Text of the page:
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Day 12 |
Jan 01, 2010

Point Wilde, Elephant Island, The Antarctic

By Claudia Holgate, Climatologist

Co-ordinates: 61 o 05’ 44”S 54o 52’ 03”W

Weather: Calm partly overcast conditions, clearing later Air Temperature: -4.5C

Pressure: 990HPa

Wind: 50 km/h Northerly wind

Ever day just gets better and better. Today was no exception. After a great party last night with our Prince Albert II crew band putting on a truly spectacular performance to see the year in, I was quite convinced that most of or guests would opt for a sleep-in and not come out on the Zodiac cruise that we offered early this morning. Well how wrong was I? Everyone, except two guests made it out into the Zodiacs.

Point Wilde, named after Frank Wilde of Shackleton’s expedition, is a place we so seldom actually manage to do anything at due to the rough sea conditions and lack of protection here. Point Wilde is the small spit of land that Shackelton’s men, (all 22 of them) waited 134 days at under two small boats in the middle of winter, before being rescued. When one sees the tiny little outcrop, it really brings home the story of courage and survival, which is quite extraordinary.

The area is characterized by a chinstrap penguin colony, so we had a good look at them and their funny behaviour, as they waited for a group to gather before either pushing one into the water or having a mass exodus of the rocks. This is all for a good reason of course, as there are leopard seals patrolling the area and today was no exception on that front either.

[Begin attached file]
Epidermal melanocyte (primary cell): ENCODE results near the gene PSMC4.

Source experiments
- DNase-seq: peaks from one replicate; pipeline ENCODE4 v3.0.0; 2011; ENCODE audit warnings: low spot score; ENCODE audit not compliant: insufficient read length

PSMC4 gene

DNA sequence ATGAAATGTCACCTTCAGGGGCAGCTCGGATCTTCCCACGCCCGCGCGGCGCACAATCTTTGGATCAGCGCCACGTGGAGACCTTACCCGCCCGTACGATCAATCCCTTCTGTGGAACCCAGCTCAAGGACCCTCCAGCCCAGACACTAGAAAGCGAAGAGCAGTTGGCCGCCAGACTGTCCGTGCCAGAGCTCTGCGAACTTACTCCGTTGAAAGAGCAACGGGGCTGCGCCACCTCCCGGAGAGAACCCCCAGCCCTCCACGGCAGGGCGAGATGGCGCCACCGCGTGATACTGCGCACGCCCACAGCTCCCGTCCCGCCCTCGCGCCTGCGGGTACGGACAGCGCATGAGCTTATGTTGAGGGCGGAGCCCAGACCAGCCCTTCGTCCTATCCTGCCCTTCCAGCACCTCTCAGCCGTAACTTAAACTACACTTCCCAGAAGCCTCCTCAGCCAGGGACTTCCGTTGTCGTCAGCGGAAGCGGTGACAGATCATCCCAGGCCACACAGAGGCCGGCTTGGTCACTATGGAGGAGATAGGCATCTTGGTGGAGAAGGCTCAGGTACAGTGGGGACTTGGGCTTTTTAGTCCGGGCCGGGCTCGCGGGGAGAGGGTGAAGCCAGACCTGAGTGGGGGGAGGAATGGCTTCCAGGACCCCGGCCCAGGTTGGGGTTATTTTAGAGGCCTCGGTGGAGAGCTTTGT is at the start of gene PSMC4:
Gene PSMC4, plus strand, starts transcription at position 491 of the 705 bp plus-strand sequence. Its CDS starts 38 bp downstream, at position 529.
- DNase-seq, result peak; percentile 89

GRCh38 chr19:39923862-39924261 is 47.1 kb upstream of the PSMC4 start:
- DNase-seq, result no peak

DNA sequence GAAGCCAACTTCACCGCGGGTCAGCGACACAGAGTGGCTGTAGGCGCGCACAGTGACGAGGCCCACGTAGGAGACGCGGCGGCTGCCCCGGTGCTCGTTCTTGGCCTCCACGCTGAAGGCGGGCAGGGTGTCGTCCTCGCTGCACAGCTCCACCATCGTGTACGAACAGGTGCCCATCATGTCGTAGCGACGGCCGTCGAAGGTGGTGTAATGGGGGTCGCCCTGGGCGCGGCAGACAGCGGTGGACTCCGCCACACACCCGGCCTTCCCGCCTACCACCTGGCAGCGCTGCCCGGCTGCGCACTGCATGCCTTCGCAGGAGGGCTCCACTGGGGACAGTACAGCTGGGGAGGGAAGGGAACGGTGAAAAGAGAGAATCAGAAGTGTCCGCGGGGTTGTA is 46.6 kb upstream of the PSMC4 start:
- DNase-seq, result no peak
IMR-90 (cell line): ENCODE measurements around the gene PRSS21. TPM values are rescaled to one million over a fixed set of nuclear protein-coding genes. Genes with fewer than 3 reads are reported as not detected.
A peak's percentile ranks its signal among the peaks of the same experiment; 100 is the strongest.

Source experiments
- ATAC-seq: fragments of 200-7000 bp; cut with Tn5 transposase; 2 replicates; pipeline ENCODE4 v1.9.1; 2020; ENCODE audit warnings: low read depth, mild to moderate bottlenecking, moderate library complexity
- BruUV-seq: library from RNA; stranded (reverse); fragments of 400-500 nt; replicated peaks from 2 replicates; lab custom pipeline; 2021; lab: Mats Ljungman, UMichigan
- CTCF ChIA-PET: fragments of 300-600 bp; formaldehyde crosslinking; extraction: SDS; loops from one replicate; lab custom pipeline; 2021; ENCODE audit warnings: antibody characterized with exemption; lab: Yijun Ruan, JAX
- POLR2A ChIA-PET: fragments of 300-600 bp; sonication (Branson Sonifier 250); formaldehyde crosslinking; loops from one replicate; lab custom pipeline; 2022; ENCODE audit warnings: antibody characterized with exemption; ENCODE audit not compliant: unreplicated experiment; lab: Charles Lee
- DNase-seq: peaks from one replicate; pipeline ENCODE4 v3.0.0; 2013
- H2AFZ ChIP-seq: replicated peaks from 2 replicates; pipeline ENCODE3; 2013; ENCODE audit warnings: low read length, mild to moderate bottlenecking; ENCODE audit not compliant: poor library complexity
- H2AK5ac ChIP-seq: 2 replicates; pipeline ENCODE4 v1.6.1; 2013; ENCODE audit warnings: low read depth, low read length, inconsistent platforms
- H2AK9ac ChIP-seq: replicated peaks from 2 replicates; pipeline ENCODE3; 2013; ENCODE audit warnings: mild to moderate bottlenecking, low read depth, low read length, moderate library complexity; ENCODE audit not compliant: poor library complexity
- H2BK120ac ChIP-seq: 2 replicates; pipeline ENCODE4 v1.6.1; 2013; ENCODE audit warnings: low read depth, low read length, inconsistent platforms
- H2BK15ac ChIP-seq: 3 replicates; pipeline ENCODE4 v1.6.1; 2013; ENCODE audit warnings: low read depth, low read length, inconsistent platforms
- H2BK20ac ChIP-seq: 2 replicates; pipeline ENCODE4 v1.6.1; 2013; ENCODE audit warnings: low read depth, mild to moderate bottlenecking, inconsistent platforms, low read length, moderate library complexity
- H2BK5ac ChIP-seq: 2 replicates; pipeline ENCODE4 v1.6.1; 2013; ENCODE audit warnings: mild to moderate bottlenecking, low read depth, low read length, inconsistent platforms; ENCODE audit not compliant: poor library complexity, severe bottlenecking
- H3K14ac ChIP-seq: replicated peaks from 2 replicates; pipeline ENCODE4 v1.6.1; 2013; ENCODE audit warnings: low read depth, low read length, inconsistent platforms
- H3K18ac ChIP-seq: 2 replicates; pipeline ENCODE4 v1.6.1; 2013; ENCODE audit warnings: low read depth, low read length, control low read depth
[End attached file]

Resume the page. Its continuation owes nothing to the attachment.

As I was driving the Zodiac in the channel between two rocky outcrops, we had a leopard seal catch a penguin right on front of us. We were about 2 metres away from this seal as he is tossing the penguin up in the air and shaking it to bits to turn it inside out. Leopard seals don’t like penguin feathers, so they manage to turn them inside out before eating them. He didn’t seem at all perturbed by our presence.
The rest of our Zodiac cruise was perhaps less exciting, but very picturesque, with the glacier, which calved off for us, as if giving us a special show. The huge icebergs are like individual sculptures and as someone in my Zodiac said “There is no mass production line for icebergs”. Some of them were a deep blue and one had fine lines of blue and white swirling through the ice, truly magnificent. These are the first icebergs that we had been close to during our trip and they gave everyone a taste of what is yet to come.

Reluctantly we had to head back to the ship for lunch and some lectures as we made our way to the Antarctic Sound and Brown Bluff. Michaela presented the first lecture today on life under the sea, talking about everything from Phytoplankton to Krill and the whole Antarctic ecosystem. In the afternoon, we had a call for fin whales and when we went outside, we had whales in every direction, pretty much what I would call a “Clock of whales” as there were whales at 12 o’clock, 1 o’clock etc. We were surrounded.

Rich (Mad Dog) gave our next lecture on wildlife and nature photography, which was truly inspiring and I thoroughly enjoyed it. The whales, however, were not terribly interested in us enjoying the lecture, as this time we had a small pod of humpback whales right in front of the ship, so close the Capitan had to put the brakes on. What a display! This display didn’t last that long, however and we soon all went back to Rich’s lecture.

Recap & Briefing followed with us covering everything that we had seen for the day and getting a briefing for tomorrow. Another early morning start it is to be for us tomorrow, but we don’t mind. We are all having a great time and I cannot think of a better way to start my New Year.

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